One could argue that this is only a hope expressed. Yet, in my opinion the poet/singer already feels the energy of this not yet visible paradise, either implying that its appearance is right around the corner or – by imagining and feeling it – we play an active role in materializing it.
Be aware that “erschließen” not only means to unlock but also to (make) understand something. As “heaven” implies a spiritual place (not a material one), this may refer to experiencing spiritual bliss.
The E in “den” and the A-sound in “Zeiten” are the only closed vowels in this line.
As in the preceding line, the -er of “bessrer” and “erschlossen” as well as “mir”s may be pronounced as schwa-sounds or with a one-flap R.
“Himmel” may be a bit of a challenge here, especially making sure that the I is open throughout the relatively long note. As a trick, you could think(!) of an Ü to give the vowel the right colouring.
du holde Kunst, ich danke dir dafür
Similar to the end of the first stanza, Schubert switches the musical focus and thus the stress in the repetition: the first stress lies on “dir”, the second one on “danke”. The song ends (almost) with the same words as it has begun “du holde Kunst”, forming wonderfully a closed circle.
Be careful that the A in “danke” doesn’t get too nasal. This is a common issue with vowels followed by NG or NK. Be very strict with yourself and pay close attention to the production of a clear and brilliant A.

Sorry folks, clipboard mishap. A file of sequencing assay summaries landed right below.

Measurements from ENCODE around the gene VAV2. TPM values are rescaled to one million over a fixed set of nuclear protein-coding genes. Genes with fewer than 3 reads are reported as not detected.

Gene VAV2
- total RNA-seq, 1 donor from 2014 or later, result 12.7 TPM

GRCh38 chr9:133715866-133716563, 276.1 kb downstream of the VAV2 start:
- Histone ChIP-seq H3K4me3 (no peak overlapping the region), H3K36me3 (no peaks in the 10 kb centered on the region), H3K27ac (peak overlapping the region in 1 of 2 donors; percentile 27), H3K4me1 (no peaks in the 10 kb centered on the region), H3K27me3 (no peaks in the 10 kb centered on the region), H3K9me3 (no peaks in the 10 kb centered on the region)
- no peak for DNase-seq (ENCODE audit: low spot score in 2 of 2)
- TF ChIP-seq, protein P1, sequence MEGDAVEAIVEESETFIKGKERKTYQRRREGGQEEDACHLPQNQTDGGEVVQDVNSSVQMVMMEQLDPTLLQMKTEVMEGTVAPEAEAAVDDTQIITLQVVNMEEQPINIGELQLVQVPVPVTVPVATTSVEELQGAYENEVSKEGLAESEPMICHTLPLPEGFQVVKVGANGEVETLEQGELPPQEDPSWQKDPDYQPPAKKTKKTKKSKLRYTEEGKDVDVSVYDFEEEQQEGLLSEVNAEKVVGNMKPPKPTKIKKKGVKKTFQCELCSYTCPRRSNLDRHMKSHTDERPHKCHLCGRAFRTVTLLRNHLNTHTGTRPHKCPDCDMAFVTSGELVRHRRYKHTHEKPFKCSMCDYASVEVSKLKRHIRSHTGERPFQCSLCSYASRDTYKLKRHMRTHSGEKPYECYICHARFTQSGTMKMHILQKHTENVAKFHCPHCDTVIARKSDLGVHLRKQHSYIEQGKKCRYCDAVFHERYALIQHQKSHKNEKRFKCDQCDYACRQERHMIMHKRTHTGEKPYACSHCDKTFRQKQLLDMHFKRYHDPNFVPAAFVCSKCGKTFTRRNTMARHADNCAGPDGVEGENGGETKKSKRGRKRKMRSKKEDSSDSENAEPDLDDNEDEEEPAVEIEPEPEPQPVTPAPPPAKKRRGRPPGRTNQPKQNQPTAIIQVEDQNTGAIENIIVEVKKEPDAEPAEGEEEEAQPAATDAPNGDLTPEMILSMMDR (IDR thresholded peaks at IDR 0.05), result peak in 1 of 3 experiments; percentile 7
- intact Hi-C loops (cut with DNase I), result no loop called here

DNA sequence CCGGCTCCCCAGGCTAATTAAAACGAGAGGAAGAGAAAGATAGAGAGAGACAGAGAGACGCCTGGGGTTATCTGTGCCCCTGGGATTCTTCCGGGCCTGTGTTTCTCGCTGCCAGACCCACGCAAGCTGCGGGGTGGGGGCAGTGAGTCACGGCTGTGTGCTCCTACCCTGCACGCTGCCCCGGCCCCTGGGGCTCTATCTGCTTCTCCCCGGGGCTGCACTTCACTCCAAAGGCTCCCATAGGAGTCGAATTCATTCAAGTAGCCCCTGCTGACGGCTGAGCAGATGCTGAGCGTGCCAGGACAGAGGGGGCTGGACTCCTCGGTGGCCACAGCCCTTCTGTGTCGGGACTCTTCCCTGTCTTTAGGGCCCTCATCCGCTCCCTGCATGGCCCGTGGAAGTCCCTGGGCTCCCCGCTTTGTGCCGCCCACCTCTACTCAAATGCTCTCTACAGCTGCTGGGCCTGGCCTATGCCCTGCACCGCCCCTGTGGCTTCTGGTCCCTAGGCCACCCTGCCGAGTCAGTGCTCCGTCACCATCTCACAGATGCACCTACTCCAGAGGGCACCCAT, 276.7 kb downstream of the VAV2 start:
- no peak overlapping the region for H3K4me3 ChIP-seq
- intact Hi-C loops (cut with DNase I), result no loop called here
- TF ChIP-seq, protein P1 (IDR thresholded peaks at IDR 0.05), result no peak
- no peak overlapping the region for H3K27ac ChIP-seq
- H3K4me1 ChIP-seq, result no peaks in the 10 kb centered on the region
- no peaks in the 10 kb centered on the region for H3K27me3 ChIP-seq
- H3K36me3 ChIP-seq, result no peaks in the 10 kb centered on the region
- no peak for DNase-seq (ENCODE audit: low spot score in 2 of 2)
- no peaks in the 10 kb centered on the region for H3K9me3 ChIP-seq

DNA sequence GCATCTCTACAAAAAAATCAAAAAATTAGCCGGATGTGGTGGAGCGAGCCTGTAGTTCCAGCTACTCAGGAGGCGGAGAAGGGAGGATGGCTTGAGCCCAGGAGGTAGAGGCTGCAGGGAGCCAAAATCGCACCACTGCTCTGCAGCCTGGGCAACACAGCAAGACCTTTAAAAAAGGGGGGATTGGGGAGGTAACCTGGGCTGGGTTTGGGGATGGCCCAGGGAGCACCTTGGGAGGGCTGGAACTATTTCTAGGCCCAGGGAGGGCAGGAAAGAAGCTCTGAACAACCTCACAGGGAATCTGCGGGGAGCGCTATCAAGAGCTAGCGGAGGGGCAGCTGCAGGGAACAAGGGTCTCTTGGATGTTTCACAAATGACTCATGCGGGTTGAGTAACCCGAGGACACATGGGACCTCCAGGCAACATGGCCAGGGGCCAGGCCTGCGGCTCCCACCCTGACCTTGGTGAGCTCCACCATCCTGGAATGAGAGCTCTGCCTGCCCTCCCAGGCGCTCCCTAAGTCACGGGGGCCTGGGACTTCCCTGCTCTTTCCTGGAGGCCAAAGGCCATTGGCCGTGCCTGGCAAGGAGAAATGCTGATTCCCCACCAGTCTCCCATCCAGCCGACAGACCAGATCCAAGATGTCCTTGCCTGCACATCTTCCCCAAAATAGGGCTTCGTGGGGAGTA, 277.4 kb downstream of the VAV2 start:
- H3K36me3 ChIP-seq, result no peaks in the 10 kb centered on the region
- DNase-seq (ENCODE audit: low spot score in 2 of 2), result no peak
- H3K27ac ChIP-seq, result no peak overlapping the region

All vowels, except the E in “danke”, are closed which makes it very easy in this context.
Do not pronounce the R at the end of “dafür”; you may make the R in “dir” a one-flap R – but only the first time when it is followed by “dafür”. In the repetition where the line ends with “dir”, the R shouldn’t be pronounced.
Although the song is considered a beginner’s level it has its challenges.
The first is to keep the vowels open even on long notes. Vowel coloring is very important
Next, we have the legato lines. Thankfully enough, there are no difficult consonant clusters to be taken care of here; nevertheless, the fluent combination of words is not always easy.
And last but not least there’s the challenge to sing this song with a real intention of thanks. Don’t become tempted to get overly sentimental or pathetic. Schubert is anything but that!
As usual, I add two recordings of this wonderful song. The first one is sung by the late Christa Ludwig:
Whereas this version of the song is interpreted by Julian Prégardien: